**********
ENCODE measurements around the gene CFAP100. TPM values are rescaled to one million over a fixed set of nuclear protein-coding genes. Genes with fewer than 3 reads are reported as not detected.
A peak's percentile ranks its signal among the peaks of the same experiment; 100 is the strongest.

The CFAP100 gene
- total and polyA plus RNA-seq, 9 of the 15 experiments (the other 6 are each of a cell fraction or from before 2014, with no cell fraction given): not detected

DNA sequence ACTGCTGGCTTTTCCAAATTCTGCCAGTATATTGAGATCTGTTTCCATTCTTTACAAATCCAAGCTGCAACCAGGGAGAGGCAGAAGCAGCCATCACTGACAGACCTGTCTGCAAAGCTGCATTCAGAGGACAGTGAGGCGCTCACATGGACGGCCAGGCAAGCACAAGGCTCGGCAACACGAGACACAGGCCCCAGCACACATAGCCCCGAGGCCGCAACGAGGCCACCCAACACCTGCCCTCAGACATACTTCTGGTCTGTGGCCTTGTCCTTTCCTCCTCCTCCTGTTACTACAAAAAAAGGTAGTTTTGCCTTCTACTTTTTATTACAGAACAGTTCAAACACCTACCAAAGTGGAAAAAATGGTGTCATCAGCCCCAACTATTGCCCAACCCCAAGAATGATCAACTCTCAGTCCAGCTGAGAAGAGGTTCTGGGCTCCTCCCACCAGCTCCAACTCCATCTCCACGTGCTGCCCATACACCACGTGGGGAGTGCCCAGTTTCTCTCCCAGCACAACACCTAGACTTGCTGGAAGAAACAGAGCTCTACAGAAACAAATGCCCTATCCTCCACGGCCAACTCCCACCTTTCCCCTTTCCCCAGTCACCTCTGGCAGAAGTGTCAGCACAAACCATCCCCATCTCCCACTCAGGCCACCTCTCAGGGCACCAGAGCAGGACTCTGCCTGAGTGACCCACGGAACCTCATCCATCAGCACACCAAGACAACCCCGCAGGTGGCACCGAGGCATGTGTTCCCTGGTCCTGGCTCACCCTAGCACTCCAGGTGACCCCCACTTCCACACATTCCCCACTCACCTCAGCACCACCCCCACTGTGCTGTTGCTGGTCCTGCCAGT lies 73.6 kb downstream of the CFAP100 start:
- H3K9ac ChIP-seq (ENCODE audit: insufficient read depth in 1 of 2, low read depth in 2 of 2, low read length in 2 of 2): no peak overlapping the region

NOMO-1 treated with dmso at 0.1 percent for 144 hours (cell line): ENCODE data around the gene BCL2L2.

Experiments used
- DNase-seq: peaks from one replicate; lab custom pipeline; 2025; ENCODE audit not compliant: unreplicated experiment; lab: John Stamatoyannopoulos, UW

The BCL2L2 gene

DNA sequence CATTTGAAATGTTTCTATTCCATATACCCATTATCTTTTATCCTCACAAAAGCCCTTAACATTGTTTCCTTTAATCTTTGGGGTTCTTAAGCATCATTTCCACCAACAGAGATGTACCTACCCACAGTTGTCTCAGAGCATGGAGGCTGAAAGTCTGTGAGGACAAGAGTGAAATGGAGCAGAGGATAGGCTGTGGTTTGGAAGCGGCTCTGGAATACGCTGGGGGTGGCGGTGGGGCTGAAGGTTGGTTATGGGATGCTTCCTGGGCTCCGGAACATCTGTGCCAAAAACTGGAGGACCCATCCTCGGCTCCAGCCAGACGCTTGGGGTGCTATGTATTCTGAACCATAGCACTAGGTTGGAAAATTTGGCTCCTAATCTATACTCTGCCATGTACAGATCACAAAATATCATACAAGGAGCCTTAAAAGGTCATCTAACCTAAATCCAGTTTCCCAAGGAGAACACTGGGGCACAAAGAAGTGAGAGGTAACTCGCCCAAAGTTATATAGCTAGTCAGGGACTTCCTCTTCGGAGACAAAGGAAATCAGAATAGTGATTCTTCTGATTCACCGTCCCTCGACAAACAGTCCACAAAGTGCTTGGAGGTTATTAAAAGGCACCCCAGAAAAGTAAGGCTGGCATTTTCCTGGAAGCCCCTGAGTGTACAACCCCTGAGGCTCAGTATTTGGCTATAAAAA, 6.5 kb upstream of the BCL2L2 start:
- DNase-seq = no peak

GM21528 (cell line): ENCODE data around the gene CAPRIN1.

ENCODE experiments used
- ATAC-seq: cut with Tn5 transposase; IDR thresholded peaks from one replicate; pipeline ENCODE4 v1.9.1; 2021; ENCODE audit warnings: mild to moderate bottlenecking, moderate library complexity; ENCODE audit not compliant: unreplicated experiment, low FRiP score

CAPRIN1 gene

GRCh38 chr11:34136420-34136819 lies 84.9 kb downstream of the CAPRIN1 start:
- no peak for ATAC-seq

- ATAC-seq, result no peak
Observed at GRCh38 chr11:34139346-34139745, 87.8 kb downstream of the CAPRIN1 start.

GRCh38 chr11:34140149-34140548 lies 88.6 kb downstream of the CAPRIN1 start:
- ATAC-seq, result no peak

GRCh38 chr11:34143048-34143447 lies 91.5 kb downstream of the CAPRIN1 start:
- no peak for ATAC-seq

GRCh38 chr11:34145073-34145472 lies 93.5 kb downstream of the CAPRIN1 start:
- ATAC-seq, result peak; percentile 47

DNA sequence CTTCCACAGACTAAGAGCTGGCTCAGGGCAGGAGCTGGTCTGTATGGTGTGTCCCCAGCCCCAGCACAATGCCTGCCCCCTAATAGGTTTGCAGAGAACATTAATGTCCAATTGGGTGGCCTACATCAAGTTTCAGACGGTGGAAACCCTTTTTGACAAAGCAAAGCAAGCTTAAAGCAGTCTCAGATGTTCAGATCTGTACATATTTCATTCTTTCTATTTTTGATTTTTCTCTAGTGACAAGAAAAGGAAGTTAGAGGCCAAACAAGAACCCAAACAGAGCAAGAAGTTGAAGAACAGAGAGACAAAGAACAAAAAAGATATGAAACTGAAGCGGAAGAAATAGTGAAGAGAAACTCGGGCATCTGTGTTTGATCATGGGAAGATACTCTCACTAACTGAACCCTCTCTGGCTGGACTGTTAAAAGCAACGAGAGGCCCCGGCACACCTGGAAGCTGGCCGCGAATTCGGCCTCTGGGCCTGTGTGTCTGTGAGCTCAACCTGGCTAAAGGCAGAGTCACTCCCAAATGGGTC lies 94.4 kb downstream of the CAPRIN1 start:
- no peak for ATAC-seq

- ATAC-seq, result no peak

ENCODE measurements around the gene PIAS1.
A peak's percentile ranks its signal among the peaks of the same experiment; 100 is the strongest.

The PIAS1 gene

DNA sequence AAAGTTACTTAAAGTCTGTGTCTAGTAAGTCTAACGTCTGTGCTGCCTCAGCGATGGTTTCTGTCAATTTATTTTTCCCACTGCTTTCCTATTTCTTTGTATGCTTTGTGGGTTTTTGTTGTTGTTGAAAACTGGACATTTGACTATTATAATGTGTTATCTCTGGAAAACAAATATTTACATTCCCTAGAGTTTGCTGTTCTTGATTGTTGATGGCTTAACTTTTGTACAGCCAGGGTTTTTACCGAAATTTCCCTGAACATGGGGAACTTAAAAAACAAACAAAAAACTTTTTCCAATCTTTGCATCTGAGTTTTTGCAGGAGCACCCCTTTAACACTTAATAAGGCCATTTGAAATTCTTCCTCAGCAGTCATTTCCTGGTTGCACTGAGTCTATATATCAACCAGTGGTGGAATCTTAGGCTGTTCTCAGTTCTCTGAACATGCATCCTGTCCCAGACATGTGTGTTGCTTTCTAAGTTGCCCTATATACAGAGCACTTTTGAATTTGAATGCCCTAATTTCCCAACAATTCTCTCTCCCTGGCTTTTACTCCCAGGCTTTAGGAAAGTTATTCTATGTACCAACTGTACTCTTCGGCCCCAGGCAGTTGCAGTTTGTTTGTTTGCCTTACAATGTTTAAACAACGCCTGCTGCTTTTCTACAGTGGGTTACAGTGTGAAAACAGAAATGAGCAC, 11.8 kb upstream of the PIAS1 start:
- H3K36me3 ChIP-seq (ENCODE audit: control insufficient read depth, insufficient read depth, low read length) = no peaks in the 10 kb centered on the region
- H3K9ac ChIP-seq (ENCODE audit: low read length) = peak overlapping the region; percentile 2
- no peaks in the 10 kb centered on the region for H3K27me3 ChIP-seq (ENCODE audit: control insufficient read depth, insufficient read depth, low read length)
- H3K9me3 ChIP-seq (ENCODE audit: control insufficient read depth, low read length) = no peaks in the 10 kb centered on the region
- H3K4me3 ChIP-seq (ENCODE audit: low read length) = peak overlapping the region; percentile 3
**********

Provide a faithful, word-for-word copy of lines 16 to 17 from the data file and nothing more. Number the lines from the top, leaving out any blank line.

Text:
CAPRIN1 gene

GRCh38 chr11:34136420-34136819 lies 84.9 kb downstream of the CAPRIN1 start: